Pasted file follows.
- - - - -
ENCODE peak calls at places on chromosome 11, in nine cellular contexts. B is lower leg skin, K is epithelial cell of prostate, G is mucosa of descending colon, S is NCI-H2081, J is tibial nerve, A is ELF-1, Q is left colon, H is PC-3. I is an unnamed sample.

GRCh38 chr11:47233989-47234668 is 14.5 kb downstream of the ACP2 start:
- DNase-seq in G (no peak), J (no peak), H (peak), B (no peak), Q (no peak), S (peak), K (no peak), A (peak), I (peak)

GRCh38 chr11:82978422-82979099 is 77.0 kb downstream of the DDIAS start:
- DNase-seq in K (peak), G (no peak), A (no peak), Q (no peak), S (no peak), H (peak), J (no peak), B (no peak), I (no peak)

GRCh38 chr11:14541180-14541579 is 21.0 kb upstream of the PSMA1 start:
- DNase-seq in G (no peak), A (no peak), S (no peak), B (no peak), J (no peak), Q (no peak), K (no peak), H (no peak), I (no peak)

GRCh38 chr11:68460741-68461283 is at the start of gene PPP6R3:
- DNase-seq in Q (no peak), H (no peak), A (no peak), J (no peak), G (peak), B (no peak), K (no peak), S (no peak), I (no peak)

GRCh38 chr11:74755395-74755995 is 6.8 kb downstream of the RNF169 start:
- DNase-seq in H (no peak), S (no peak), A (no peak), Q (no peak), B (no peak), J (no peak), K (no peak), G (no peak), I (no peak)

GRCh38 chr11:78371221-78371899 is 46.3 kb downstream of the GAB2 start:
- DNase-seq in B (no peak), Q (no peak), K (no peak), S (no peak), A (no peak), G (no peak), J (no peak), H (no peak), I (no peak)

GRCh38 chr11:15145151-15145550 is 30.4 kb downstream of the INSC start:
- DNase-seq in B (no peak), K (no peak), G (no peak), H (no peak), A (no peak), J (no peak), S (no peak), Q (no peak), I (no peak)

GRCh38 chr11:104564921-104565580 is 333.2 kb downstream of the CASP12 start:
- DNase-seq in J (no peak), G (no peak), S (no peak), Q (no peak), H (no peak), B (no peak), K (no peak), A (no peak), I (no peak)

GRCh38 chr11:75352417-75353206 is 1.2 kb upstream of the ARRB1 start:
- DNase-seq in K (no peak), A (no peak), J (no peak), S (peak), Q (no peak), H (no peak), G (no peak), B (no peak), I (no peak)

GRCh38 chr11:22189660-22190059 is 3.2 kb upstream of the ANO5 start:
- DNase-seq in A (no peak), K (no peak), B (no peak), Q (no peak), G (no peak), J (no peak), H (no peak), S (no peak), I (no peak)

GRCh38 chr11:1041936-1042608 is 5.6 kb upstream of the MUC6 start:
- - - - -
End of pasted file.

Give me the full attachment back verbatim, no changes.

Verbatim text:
ENCODE peak calls at places on chromosome 11, in nine cellular contexts. B is lower leg skin, K is epithelial cell of prostate, G is mucosa of descending colon, S is NCI-H2081, J is tibial nerve, A is ELF-1, Q is left colon, H is PC-3. I is an unnamed sample.

GRCh38 chr11:47233989-47234668 is 14.5 kb downstream of the ACP2 start:
- DNase-seq in G (no peak), J (no peak), H (peak), B (no peak), Q (no peak), S (peak), K (no peak), A (peak), I (peak)

GRCh38 chr11:82978422-82979099 is 77.0 kb downstream of the DDIAS start:
- DNase-seq in K (peak), G (no peak), A (no peak), Q (no peak), S (no peak), H (peak), J (no peak), B (no peak), I (no peak)

GRCh38 chr11:14541180-14541579 is 21.0 kb upstream of the PSMA1 start:
- DNase-seq in G (no peak), A (no peak), S (no peak), B (no peak), J (no peak), Q (no peak), K (no peak), H (no peak), I (no peak)

GRCh38 chr11:68460741-68461283 is at the start of gene PPP6R3:
- DNase-seq in Q (no peak), H (no peak), A (no peak), J (no peak), G (peak), B (no peak), K (no peak), S (no peak), I (no peak)

GRCh38 chr11:74755395-74755995 is 6.8 kb downstream of the RNF169 start:
- DNase-seq in H (no peak), S (no peak), A (no peak), Q (no peak), B (no peak), J (no peak), K (no peak), G (no peak), I (no peak)

GRCh38 chr11:78371221-78371899 is 46.3 kb downstream of the GAB2 start:
- DNase-seq in B (no peak), Q (no peak), K (no peak), S (no peak), A (no peak), G (no peak), J (no peak), H (no peak), I (no peak)

GRCh38 chr11:15145151-15145550 is 30.4 kb downstream of the INSC start:
- DNase-seq in B (no peak), K (no peak), G (no peak), H (no peak), A (no peak), J (no peak), S (no peak), Q (no peak), I (no peak)

GRCh38 chr11:104564921-104565580 is 333.2 kb downstream of the CASP12 start:
- DNase-seq in J (no peak), G (no peak), S (no peak), Q (no peak), H (no peak), B (no peak), K (no peak), A (no peak), I (no peak)

GRCh38 chr11:75352417-75353206 is 1.2 kb upstream of the ARRB1 start:
- DNase-seq in K (no peak), A (no peak), J (no peak), S (peak), Q (no peak), H (no peak), G (no peak), B (no peak), I (no peak)

GRCh38 chr11:22189660-22190059 is 3.2 kb upstream of the ANO5 start:
- DNase-seq in A (no peak), K (no peak), B (no peak), Q (no peak), G (no peak), J (no peak), H (no peak), S (no peak), I (no peak)

GRCh38 chr11:1041936-1042608 is 5.6 kb upstream of the MUC6 start: